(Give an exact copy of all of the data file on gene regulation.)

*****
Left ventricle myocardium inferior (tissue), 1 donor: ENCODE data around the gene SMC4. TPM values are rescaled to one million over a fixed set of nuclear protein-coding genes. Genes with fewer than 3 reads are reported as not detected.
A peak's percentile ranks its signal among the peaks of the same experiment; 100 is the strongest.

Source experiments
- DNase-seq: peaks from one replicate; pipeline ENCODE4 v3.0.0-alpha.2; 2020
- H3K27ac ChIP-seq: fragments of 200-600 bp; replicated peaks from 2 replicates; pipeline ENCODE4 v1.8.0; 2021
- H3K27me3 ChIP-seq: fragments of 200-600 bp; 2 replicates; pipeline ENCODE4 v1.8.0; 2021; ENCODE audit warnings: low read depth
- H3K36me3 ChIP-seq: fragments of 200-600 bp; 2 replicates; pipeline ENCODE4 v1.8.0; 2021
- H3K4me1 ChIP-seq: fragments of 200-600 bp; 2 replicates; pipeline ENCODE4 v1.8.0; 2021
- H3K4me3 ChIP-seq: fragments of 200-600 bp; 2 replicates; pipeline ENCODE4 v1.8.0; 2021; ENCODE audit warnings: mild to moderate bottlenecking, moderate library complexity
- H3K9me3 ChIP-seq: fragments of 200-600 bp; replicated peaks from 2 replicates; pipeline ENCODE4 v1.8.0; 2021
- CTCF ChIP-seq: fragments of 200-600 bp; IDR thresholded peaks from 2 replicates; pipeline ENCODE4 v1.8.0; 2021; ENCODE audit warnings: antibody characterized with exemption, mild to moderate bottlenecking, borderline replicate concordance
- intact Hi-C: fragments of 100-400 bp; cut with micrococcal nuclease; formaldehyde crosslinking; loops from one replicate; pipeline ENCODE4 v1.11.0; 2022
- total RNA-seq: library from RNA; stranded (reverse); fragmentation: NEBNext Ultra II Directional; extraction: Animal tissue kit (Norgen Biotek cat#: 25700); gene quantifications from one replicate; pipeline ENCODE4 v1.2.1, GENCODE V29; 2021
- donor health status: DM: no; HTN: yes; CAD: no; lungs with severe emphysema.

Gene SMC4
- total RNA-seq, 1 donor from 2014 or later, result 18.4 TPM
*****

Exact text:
Left ventricle myocardium inferior (tissue), 1 donor: ENCODE data around the gene SMC4. TPM values are rescaled to one million over a fixed set of nuclear protein-coding genes. Genes with fewer than 3 reads are reported as not detected.
A peak's percentile ranks its signal among the peaks of the same experiment; 100 is the strongest.

Source experiments
- DNase-seq: peaks from one replicate; pipeline ENCODE4 v3.0.0-alpha.2; 2020
- H3K27ac ChIP-seq: fragments of 200-600 bp; replicated peaks from 2 replicates; pipeline ENCODE4 v1.8.0; 2021
- H3K27me3 ChIP-seq: fragments of 200-600 bp; 2 replicates; pipeline ENCODE4 v1.8.0; 2021; ENCODE audit warnings: low read depth
- H3K36me3 ChIP-seq: fragments of 200-600 bp; 2 replicates; pipeline ENCODE4 v1.8.0; 2021
- H3K4me1 ChIP-seq: fragments of 200-600 bp; 2 replicates; pipeline ENCODE4 v1.8.0; 2021
- H3K4me3 ChIP-seq: fragments of 200-600 bp; 2 replicates; pipeline ENCODE4 v1.8.0; 2021; ENCODE audit warnings: mild to moderate bottlenecking, moderate library complexity
- H3K9me3 ChIP-seq: fragments of 200-600 bp; replicated peaks from 2 replicates; pipeline ENCODE4 v1.8.0; 2021
- CTCF ChIP-seq: fragments of 200-600 bp; IDR thresholded peaks from 2 replicates; pipeline ENCODE4 v1.8.0; 2021; ENCODE audit warnings: antibody characterized with exemption, mild to moderate bottlenecking, borderline replicate concordance
- intact Hi-C: fragments of 100-400 bp; cut with micrococcal nuclease; formaldehyde crosslinking; loops from one replicate; pipeline ENCODE4 v1.11.0; 2022
- total RNA-seq: library from RNA; stranded (reverse); fragmentation: NEBNext Ultra II Directional; extraction: Animal tissue kit (Norgen Biotek cat#: 25700); gene quantifications from one replicate; pipeline ENCODE4 v1.2.1, GENCODE V29; 2021
- donor health status: DM: no; HTN: yes; CAD: no; lungs with severe emphysema.

Gene SMC4
- total RNA-seq, 1 donor from 2014 or later, result 18.4 TPM